Göbekli Tepe, or ‘Potbelly Hill’, in Southeastern Turkey is redefining our understanding of the Neolithic. Currently dated to 12,000 B.P, the Pre-Pottery Neolithic A Period (c. 9600–7300 BC) site was first excavated by German Archaeologist Klaus Schmidt from 1996 until his untimely death in 2014. The site consists of large limestone ‘T-shaped’ pillars, many of which have intricate designs across the surfaces.
Vultures, foxes, and scorpions are some of the animals that are carved onto the stone pillars. Some archaeologists have made comparisons between the site and the equally impressive Neolithic site Çatalhöyük in south-central Turkey on the Konya Plain (Hodder and Meskell 2011).
With the sizes of pillars ranging from 3-6 meters and weighing between 40-60 tonnes, the ability to construct such size-able monuments is an impressive feat. The material remains of these constructions challenge our contemporary understanding of the transition from hunter-gathering to Neolithic lifeways. On this matter Professor Ian Hodder (University of Stanford) argues: “Göbekli Tepe changes everything”.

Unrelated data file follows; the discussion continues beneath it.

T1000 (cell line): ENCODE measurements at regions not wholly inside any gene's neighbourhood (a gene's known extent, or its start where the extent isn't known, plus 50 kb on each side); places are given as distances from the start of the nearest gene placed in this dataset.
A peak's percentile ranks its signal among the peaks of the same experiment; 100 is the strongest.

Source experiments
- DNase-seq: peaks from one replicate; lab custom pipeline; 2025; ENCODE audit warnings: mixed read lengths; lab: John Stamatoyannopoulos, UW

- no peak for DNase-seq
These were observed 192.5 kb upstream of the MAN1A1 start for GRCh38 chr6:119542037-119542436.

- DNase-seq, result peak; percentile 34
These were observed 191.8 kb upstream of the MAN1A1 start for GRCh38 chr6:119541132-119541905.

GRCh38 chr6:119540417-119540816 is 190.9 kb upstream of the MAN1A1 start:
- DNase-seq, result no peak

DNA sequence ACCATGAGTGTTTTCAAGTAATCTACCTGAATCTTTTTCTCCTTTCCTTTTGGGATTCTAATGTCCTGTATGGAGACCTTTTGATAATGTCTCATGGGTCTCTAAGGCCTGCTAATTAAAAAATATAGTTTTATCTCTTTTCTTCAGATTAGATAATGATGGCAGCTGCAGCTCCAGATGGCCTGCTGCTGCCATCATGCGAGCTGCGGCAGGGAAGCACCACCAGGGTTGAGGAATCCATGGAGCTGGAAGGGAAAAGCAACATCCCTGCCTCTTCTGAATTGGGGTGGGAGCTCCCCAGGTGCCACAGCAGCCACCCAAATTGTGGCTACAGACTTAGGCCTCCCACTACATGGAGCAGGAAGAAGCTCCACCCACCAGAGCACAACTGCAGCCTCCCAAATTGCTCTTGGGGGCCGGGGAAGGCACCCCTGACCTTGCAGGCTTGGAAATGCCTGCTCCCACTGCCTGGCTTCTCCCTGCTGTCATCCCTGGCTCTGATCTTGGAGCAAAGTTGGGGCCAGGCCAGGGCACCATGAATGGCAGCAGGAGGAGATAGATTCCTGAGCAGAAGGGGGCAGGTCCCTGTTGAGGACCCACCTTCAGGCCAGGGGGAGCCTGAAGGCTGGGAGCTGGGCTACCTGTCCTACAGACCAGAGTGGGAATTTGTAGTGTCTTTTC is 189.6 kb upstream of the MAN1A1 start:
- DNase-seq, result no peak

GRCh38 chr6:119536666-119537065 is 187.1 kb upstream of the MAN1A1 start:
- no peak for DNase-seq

UWTSD William Sanderson has made the trek to the site, and recently gave his paper “Art, religion and social structures at Gobekli Tepe” to the AHA research community at the Lampeter campus.